- The Glock 30SF is a version of the Glock 30 that utilizes the Short Frame (SF) which is based on the standard G30 frame (same width), but reduces the trigger reach from the back of the grip by 2.5 mm (0.098 in). The G30SF utilizes the same standard double-stack .45ACP magazines as the G30 and G21.[non-primary source needed]
- The Glock 30S is a version of the Glock 30 that features a thin slide (same slide as the G36), a Short Frame (SF) and a double stack magazine. The magazine holds 10 rounds.
- The Glock 36 is a "slimline" version of the subcompact Glock 30 that features an ultra-compact slide and frame and is chambered for the .45 ACP cartridge. The Glock 36 is the first Glock pistol to be manufactured with a single-stack magazine, having a standard capacity of 6 rounds and being unique to the model. Unlike other subcompact Glock pistols, the Glock 36 cannot use factory magazines from its larger relatives due to its single-stack magazine design.
- The Glock 41 is a competition version of the Glock 21, much like what the G34 is in relation to the G17; it features a 5.3 inch barrel and an elongated slide to accommodate for it. The Glock 41 is only made with the "Gen4" frame.
- The Glock 22 is a .40 S&W version of the full-size Glock 17 introduced in 1990. The pistol uses a modified slide, frame, and barrel to account for the differences in size and power of the .40 S&W cartridge. The standard magazine capacity is 15 rounds.
- The Glock 23 is a .40 S&W version of the compact Glock 19. It is dimensionally identical to the Glock 19 but is slightly heavier and uses a modified slide, frame, .40 S&W barrel and a standard magazine capacity of 13 rounds. The factory 15-round magazine from the larger Glock 22 will function in the Glock 23.
- The Glock 24 is a .40 S&W long slide variant of the Glock 22, similar in concept to the Glock 17L. Additionally, a compensated ported-barrel version designated the 24C was also produced. The Glock 24 was introduced in 1994 and officially dropped from the company's regular product lineup upon the release of the Glock 34 and 35. However, Glock continues to make small batch runs of the Glock 24 and 24C (as well as the similarly sized Glock 17L) at irregular intervals to satisfy consumer demand built-up for factory-new units, as shown by the release into the marketplace of new production of these models during the spring of 2010 and summer of 2011.
- The Glock 27 is a .40 S&W version of the subcompact Glock 26, with a standard magazine capacity of 9 rounds. The factory magazines from the larger Glock 22 and 23 will function in the Glock 27, increasing capacity to 13 or 15 rounds. Spacers are available that fit on these larger-capacity magazines themselves; they have the effect of "extending" the magazine well of the pistol, thereby improving the ergonomic feel of the pistol when the longer magazines are inserted.
- The Glock 35 is a .40 S&W version of the competition Glock 34.
As is typical of pistols chambered in .40 S&W, each of the standard Glock models (22, 23, and 27) may be easily converted to the corresponding .357 SIG chambering (Glock 31, 32, and 33 respectively) simply by replacing the barrel. No other parts need to be replaced, as the .40 S&W magazines will feed the .357 SIG round.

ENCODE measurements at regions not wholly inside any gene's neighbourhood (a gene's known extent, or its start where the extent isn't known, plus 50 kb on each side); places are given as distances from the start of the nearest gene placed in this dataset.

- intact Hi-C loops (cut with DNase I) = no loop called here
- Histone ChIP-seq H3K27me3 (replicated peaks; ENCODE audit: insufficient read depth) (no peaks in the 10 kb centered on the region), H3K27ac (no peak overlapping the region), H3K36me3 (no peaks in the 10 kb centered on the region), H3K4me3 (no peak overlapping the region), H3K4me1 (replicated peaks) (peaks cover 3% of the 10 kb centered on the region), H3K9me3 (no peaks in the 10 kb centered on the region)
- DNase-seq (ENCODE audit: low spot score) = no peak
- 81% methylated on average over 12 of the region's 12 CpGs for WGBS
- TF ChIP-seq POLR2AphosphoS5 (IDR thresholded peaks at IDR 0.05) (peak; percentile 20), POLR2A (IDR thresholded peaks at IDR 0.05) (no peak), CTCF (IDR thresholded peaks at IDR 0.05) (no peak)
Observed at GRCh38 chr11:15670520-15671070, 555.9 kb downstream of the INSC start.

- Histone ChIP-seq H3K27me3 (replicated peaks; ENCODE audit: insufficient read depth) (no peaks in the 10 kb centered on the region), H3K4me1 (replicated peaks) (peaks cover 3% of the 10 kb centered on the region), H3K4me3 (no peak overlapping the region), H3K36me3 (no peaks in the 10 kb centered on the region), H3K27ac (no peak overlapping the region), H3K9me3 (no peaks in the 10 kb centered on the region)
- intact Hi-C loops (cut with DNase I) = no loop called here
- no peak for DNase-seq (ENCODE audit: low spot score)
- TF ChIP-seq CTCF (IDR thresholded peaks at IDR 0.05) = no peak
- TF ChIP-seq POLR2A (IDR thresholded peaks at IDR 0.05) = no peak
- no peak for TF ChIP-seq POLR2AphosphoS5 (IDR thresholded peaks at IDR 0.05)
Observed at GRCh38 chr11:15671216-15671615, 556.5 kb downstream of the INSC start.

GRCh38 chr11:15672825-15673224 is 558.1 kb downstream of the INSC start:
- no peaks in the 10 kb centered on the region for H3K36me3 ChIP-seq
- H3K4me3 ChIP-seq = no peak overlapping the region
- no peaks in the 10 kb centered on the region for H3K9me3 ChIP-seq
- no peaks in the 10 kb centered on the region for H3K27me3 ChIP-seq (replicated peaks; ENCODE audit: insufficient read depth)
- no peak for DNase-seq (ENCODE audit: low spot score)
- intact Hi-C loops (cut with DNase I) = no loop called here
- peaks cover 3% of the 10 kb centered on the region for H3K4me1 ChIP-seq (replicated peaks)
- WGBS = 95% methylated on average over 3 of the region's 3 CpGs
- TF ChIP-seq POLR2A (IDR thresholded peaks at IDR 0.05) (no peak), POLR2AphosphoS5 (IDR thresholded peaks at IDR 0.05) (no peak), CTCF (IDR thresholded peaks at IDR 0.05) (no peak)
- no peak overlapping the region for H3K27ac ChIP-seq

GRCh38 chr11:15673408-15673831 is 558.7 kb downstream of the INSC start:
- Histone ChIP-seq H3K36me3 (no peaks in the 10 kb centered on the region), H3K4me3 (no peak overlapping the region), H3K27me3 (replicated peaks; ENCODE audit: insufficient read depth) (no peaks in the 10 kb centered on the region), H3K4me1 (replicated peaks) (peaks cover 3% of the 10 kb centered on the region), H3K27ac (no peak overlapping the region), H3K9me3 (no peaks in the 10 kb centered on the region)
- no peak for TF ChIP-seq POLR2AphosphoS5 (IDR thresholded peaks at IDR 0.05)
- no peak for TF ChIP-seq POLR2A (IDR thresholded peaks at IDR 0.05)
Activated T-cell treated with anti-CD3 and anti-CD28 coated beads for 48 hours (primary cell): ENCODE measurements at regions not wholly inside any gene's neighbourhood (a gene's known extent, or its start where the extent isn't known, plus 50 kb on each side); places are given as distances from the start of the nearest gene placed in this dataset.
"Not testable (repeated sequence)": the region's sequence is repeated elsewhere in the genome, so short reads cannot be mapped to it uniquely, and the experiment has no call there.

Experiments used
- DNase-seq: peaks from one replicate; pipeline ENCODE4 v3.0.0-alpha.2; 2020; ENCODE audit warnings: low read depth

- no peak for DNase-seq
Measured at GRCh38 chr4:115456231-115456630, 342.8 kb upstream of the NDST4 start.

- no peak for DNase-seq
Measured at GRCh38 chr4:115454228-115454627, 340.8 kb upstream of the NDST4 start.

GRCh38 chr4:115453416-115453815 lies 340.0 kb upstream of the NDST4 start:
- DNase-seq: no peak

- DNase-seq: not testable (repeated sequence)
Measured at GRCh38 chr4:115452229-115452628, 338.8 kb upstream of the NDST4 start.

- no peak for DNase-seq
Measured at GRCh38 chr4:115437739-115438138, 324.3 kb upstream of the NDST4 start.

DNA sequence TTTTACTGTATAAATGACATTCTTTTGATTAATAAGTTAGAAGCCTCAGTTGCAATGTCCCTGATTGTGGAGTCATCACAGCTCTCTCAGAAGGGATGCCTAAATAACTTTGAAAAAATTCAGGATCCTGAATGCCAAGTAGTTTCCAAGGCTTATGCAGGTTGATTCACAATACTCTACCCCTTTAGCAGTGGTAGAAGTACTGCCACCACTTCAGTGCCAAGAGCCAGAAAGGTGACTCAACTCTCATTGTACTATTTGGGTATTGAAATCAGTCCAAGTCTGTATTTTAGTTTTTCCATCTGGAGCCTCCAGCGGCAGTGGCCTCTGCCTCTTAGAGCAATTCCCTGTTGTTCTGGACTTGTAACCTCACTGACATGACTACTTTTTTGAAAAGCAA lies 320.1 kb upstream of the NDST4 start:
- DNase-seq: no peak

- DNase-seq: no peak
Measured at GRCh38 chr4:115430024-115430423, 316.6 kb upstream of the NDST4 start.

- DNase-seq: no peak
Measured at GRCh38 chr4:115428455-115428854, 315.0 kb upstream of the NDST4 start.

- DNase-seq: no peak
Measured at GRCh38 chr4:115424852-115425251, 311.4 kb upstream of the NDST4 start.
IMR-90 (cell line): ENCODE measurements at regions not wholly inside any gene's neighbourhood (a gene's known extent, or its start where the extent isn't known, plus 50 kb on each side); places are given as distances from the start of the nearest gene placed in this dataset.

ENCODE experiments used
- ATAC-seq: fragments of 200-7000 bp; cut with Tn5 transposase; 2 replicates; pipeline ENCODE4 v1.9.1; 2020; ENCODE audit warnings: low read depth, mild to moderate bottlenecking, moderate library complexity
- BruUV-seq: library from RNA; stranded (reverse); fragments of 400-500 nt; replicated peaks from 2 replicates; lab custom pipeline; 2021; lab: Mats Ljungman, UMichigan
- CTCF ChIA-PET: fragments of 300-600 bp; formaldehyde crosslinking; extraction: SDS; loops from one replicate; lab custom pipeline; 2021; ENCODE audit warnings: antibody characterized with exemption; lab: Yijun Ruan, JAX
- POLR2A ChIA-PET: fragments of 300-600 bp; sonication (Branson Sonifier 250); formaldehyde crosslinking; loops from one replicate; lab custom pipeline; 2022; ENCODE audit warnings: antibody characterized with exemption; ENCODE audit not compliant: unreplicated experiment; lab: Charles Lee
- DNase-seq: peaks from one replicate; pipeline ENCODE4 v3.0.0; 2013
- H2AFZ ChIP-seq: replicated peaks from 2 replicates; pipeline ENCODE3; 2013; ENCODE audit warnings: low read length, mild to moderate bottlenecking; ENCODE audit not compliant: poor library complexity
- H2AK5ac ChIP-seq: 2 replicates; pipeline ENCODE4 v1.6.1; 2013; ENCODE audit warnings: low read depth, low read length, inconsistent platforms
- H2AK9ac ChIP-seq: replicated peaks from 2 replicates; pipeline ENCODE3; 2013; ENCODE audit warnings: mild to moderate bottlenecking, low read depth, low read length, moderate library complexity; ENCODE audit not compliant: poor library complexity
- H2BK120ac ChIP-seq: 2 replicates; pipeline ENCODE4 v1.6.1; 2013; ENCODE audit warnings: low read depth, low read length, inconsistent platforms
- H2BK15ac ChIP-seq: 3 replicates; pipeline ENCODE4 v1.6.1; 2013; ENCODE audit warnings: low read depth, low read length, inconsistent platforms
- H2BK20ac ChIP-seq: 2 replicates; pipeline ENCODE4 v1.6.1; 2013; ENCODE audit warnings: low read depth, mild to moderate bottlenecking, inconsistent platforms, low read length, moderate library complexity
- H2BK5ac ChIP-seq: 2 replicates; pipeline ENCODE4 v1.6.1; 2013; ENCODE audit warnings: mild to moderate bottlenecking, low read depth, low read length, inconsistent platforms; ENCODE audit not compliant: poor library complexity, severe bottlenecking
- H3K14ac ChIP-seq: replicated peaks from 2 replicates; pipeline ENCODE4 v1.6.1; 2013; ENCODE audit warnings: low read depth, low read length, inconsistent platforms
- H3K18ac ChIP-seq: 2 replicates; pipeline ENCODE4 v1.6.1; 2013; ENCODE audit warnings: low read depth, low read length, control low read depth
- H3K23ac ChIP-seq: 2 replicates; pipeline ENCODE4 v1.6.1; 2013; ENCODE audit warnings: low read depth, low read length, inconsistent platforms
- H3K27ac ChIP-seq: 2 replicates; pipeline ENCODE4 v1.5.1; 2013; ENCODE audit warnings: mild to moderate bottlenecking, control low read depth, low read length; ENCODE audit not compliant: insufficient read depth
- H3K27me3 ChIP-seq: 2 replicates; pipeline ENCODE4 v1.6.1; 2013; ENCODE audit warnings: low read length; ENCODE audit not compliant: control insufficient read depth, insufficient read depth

Due to the relatively low bolt thrust of the .380 ACP cartridge, the locked-breech design of the Glock 19 and Glock 26 was minimally modified for the Glock 25 and Glock 28 to implement unlocked breech operation. It operates via straight blowback of the slide. This required modification of the locking surfaces on the barrel as well as a redesign of the former locking block. Unusual for a blowback design, the barrel is not fixed to the frame. It moves rearward in recoil until it is tilted below the slide, similar to the standard locked-breech system. The reduced size and mass of the Glock 42 required return to the Glock-standard locked-breech design.
- The Glock 25, introduced in 1995, is a blowback derivative of the compact (102 mm (4.0 in) barrel) Glock 19. The magazine capacity is 15 rounds. Standard fixed sight elevation is 6.9 mm, unlike the 6.5 mm elevation used for the 9×19mm models.
- The Glock 28, introduced in 1997, is a blowback derivative of the subcompact (87 mm (3.4 in) barrel) Glock 26. The standard magazine capacity is 10 rounds, but the 15-round Glock 25 magazine will function in the Glock 28. Standard fixed sight elevation is 6.9 mm, unlike the 6.5 mm elevation used for the 9×19mm Parabellum models.
- The Glock 42, introduced in 2014, is an all-new locked-breech "slimline" (83 mm (3.3 in) barrel) design. The single-stack magazine is unique to this model, with a capacity of six rounds. It is Glock's smallest model ever made and is manufactured in the USA, which unlike the Glock 25 and 28 allows domestic sales in that market. The Glock 42 introduced several significant design changes relative to all prior Glock models:
- Redesigned firing pin safety: Wider non-rotating firing pin safety.
- Slide stop lever coil spring: Coil spring eases assembly, changes order of assembly and disassembly, eliminates possibility of misaligning slide stop lever spring.
- Reconfigured trigger return spring
- The Glock 31 is a .357 SIG variant of the full-sized Glock 22. The standard magazine capacity of the Glock 31 is 15 rounds.
- The Glock 32 is a .357 SIG variant of the compact Glock 23. The standard magazine capacity of the Glock 32 is 13 rounds.
- The Glock 33 is a .357 SIG variant of the subcompact Glock 27. The standard magazine capacity of the Glock 33 is 9 rounds.
Glock pistols chambered for the .45 GAP (and the .45 ACP) feature octagonal polygonal rifling rather than the hexagonal shaped bores used for models in most other chamberings. Octagonal rifling provides a better gas seal in relatively large diameter rifled bores, since an octagon resembles a circle more closely than a hexagon.